Another Dead-End for Evolutionary Origins


by Michael Fishwick

It appears that the most popular evolutionary assumption for the beginning of life has come to an empirically abrupt dead-end. It is dead in the water - marine hydrothermal and volcanic spring water, to be precise.

The Royal Society (Britain's National Academy of Science) reports in a press release ( dated 13th February 2006, that a leading U.S. researcher has falsified the widely held idea pertaining to a suitable environment for abiogenesis to take place. Abiogenesis is the unobserved evolutionary assumption that life can form from non-life. Abiogenesis is the opposite of the observable, testable and well-proven scientific law of Biogenesis which states that life only comes from life.

David Deamer, Professor Emeritus of Chemistry at the University of California at Santa Cruz stated that:

"It seems that hot acidic waters containing clay do not provide the right conditions for chemicals to assemble themselves into 'pioneer organisms'."

The research team experimentally introduced amino acids - the building blocks of proteins, and nucleotides - the building blocks of DNA, into hot water environments. Many evolutionists believe that hydrothermal activity is essential for polymer synthesis, without which organic compounds cannot form. The nearby colder water surrounding the vents is necessary because many bio-chemical elements are quickly destroyed at high temperature. The trouble is, polymerization cannot take place in water. Dr. Deamer explained:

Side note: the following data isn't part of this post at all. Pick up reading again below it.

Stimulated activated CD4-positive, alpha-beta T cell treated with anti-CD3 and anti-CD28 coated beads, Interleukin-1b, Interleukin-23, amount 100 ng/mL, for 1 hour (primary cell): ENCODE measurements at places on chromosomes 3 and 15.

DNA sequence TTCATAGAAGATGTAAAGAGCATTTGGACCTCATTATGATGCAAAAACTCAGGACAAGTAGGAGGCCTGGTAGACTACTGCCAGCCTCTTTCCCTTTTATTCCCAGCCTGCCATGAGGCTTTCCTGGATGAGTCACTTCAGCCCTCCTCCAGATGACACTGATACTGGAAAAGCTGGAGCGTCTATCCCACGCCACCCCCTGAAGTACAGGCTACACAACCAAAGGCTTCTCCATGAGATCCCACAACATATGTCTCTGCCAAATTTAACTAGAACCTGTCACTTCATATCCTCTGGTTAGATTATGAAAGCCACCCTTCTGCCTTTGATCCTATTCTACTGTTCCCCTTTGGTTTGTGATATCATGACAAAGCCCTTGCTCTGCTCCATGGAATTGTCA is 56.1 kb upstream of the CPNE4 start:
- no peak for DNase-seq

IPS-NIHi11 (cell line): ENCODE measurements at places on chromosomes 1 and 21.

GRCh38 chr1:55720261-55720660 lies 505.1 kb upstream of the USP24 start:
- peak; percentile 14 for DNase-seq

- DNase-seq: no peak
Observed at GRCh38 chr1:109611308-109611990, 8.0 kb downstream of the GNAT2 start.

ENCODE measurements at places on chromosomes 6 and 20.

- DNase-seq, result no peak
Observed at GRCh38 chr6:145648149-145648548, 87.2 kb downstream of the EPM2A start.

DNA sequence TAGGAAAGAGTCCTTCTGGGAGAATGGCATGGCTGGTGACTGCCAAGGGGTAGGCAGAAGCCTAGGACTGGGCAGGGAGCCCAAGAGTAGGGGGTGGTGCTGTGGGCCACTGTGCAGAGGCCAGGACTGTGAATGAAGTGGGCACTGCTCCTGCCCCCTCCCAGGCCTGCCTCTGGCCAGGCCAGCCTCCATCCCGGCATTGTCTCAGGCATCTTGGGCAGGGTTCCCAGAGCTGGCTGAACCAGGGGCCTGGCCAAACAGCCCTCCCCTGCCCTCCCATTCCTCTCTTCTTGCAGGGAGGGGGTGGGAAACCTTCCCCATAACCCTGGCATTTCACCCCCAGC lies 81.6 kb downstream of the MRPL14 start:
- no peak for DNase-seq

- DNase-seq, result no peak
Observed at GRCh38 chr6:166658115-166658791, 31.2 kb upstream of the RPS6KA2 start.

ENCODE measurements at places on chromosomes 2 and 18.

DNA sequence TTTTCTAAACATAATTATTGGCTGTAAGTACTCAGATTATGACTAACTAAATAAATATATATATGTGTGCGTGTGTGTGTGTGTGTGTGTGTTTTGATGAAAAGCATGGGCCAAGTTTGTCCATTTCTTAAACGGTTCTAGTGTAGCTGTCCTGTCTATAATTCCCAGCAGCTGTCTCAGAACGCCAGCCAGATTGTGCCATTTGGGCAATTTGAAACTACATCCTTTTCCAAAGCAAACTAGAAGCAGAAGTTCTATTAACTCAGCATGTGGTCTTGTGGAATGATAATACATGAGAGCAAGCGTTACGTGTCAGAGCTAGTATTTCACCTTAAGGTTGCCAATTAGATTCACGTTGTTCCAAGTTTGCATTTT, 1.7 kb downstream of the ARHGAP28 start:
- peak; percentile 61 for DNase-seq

"The reason this is significant is that it has been proposed that clay promotes interesting chemical reactions relating to the origin of life."

The hydrothermal vent hypothesis already suffered greatly from conceptual problems and the presence of clay had been hailed as being able to account for at least some of them. It was believed that clay would provide an environment where the necessary dehydration synthesis of polymers could be achieved. (

The underlying philosophical assumption that this experiment was based upon, of course, still begs the extremely important and unresolvable question (for the natural sciences at least) of the origin of amino acids and nucleotides. Experiments in this regard have consistently failed in their objective for the past 50 years. Nothing useful for explaining life process origins has ever been produced. (

Evolution's much loved fantasy of life beginning in a primeval soup looks increasingly like poorly fed children playing with tinned alphabet soup. No one would choose it over home-made soup, but it's fun to mess around with!

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